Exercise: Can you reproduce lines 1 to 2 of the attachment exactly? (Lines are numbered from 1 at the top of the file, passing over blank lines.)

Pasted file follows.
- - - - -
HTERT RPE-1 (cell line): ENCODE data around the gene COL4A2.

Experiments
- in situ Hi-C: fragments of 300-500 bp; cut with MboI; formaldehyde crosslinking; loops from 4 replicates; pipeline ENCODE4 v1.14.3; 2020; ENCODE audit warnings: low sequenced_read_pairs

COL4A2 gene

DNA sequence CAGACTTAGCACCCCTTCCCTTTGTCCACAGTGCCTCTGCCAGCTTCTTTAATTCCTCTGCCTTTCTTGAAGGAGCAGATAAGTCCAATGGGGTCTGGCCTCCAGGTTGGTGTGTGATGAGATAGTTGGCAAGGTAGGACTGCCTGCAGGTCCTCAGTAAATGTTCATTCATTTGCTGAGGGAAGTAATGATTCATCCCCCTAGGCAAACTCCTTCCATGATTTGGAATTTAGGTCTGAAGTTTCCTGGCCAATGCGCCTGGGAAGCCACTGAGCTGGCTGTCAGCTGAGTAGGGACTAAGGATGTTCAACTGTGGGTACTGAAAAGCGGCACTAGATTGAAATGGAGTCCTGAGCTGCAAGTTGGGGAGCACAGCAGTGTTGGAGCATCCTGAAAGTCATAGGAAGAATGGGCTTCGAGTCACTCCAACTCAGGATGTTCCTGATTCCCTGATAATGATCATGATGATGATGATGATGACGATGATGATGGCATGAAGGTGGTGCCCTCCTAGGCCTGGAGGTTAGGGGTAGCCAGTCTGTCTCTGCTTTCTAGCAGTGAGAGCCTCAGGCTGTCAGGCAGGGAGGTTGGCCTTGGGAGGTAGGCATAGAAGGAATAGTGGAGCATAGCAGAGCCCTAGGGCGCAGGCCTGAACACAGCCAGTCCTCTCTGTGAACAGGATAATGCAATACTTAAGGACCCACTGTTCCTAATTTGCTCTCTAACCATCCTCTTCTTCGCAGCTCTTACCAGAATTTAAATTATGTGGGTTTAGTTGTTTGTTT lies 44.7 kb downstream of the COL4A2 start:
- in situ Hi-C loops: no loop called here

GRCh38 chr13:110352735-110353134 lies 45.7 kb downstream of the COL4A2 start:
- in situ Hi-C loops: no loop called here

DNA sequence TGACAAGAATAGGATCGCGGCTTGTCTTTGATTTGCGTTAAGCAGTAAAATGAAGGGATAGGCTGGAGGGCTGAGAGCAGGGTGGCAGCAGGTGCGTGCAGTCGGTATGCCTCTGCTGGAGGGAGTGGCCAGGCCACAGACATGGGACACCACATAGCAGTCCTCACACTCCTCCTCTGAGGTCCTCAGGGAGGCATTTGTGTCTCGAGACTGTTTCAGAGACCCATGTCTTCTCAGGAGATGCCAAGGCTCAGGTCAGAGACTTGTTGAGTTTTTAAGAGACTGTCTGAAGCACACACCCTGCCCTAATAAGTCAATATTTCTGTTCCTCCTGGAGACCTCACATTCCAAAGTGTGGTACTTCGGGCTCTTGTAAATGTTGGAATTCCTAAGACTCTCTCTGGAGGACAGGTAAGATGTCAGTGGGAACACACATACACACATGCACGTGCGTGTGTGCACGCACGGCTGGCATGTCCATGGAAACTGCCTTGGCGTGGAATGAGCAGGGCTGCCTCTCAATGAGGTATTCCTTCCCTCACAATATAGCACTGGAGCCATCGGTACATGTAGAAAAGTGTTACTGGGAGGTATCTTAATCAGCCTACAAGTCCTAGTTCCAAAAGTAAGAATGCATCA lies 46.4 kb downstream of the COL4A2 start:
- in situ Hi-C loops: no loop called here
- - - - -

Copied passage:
HTERT RPE-1 (cell line): ENCODE data around the gene COL4A2.

Experiments